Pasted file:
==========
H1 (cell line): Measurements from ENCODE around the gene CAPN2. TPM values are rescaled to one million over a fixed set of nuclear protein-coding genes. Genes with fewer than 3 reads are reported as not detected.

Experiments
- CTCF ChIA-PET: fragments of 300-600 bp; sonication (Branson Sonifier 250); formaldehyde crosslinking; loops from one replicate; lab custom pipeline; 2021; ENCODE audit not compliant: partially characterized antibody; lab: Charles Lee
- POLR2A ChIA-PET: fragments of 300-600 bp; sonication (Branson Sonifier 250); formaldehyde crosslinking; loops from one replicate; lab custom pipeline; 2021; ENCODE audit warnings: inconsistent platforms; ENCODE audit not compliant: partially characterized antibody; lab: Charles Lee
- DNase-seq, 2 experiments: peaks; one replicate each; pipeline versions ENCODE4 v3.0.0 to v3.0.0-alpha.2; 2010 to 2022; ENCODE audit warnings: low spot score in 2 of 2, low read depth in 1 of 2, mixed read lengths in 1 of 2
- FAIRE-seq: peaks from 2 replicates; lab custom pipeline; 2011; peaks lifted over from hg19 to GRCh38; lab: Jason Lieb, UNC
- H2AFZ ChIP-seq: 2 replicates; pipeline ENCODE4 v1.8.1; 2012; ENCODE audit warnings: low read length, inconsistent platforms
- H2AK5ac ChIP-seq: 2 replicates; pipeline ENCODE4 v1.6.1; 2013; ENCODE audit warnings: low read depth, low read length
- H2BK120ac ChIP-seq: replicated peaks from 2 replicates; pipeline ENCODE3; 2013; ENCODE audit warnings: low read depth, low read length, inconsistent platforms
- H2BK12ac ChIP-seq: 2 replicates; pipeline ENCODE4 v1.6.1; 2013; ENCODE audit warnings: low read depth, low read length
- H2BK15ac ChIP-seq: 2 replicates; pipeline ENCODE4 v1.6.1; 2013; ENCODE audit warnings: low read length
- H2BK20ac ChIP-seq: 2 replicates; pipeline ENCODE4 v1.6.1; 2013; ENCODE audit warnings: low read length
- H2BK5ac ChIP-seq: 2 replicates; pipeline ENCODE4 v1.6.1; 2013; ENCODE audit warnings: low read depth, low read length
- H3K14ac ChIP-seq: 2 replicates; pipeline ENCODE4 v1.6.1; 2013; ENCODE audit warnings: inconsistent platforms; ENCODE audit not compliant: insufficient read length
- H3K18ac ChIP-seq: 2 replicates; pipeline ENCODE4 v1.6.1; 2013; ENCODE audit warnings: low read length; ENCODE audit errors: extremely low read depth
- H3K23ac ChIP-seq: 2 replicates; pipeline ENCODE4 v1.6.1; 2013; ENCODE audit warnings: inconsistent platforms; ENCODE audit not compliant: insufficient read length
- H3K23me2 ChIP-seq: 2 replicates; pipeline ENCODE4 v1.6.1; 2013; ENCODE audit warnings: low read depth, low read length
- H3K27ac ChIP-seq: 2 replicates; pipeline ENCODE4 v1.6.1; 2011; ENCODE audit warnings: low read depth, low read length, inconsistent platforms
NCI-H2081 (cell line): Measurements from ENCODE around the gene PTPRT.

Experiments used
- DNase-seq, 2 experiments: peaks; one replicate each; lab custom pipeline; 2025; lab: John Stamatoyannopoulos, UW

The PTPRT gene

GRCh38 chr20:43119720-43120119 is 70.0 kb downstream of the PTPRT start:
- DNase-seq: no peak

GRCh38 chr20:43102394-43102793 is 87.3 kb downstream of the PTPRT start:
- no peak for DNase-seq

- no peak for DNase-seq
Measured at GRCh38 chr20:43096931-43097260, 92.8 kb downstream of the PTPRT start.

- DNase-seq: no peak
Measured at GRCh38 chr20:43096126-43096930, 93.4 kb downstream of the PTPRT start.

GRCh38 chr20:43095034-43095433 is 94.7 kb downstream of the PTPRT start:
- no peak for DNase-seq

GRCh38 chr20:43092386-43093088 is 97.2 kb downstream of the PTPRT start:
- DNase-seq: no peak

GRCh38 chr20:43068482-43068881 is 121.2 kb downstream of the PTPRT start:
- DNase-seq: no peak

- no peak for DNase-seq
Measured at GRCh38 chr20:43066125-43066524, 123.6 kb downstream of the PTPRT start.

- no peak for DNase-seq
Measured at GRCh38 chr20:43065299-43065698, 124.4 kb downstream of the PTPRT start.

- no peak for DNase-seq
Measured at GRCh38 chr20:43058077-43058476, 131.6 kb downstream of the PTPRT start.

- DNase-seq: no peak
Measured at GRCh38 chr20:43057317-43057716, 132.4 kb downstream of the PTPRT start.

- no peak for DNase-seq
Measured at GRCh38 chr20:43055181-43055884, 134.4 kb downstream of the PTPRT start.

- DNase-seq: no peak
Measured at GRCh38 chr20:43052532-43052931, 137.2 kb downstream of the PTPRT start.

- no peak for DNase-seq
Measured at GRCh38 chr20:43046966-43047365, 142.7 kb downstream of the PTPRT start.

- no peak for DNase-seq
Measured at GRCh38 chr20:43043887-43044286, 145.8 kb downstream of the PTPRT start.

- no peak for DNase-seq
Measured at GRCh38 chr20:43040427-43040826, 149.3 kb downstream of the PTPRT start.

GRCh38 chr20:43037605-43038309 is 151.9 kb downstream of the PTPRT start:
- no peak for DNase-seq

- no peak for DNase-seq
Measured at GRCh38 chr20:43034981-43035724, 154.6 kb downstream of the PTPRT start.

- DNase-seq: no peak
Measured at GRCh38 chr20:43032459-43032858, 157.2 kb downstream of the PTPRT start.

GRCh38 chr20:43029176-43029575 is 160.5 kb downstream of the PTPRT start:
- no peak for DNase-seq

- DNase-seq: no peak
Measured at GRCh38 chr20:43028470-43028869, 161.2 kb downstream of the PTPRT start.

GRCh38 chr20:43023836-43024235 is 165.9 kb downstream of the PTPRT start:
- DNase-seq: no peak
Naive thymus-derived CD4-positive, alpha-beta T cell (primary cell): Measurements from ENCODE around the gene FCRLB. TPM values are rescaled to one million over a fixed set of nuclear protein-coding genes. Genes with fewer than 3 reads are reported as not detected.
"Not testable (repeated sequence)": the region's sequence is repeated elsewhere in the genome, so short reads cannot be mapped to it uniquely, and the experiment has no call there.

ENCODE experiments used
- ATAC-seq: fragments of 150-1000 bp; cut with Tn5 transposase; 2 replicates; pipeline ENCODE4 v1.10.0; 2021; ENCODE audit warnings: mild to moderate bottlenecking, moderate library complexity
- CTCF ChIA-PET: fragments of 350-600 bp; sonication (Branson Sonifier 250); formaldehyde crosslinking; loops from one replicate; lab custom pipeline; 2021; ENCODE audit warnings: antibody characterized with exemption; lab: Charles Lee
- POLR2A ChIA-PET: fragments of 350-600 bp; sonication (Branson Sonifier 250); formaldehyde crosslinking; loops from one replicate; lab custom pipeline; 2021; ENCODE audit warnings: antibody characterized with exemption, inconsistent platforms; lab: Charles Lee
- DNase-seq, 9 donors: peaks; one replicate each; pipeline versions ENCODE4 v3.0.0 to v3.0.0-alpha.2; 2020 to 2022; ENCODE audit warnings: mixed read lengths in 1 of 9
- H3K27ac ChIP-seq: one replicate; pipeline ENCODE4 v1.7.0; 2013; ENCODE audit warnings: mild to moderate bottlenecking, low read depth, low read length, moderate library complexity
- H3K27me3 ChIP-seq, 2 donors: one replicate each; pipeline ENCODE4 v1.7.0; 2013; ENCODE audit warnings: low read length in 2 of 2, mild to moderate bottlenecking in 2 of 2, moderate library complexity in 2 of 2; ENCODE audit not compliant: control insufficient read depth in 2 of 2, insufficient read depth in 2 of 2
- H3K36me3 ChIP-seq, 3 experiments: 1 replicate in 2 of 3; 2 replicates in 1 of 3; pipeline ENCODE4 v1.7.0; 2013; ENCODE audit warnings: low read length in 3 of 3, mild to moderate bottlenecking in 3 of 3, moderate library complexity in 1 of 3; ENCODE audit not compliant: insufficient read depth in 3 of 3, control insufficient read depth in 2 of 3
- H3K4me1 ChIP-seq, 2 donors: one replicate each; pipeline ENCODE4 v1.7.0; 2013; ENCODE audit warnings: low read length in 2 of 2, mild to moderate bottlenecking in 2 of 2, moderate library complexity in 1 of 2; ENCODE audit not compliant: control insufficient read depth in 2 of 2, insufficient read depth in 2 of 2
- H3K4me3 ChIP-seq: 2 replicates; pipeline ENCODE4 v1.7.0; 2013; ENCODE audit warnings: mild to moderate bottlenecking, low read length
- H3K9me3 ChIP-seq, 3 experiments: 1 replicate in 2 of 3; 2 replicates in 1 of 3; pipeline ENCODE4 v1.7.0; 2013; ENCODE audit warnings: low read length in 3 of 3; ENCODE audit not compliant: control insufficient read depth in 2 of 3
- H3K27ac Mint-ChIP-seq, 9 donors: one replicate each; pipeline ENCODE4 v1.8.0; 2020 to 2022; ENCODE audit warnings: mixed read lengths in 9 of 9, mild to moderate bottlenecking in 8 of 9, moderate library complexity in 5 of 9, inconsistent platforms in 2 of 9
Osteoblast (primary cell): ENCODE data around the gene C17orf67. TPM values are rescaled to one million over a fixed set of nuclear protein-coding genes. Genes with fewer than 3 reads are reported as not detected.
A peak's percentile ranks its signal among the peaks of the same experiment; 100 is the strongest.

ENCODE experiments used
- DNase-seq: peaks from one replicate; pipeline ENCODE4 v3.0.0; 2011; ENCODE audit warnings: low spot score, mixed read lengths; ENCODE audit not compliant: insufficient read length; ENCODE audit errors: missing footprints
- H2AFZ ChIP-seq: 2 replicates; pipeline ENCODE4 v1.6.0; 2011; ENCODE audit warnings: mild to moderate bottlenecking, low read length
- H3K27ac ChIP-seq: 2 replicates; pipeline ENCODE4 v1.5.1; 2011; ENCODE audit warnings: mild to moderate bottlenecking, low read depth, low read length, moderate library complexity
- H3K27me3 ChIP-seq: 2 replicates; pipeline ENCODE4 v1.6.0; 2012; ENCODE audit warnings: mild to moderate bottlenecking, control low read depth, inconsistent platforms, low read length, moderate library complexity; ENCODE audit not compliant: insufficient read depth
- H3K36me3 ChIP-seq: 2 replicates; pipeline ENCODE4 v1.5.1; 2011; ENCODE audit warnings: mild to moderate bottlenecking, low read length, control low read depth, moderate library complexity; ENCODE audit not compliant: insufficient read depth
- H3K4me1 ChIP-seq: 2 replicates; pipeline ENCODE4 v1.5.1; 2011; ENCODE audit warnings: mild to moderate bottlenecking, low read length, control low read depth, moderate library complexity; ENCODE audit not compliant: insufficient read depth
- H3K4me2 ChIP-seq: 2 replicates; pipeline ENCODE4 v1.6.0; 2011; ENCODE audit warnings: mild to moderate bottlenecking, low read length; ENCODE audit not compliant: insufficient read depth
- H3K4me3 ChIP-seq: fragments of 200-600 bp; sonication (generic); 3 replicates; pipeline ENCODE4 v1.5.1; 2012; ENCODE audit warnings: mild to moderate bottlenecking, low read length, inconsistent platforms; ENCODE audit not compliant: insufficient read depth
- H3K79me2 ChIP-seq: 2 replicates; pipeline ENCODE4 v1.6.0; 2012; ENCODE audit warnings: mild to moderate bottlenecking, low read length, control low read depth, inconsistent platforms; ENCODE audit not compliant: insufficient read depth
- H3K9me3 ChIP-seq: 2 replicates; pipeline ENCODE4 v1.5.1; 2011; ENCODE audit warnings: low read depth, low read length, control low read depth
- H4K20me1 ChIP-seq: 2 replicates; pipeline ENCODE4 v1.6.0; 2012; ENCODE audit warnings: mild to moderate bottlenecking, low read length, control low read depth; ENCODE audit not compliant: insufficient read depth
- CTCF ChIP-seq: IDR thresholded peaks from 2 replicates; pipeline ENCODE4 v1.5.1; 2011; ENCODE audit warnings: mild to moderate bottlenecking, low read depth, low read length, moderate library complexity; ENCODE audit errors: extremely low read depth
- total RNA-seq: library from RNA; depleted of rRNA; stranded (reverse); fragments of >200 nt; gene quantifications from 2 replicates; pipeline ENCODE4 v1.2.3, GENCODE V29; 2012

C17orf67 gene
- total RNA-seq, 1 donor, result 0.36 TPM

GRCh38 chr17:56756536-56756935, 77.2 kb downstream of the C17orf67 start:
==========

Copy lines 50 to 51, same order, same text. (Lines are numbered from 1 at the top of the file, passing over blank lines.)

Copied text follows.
Measured at GRCh38 chr20:43046966-43047365, 142.7 kb downstream of the PTPRT start.

- no peak for DNase-seq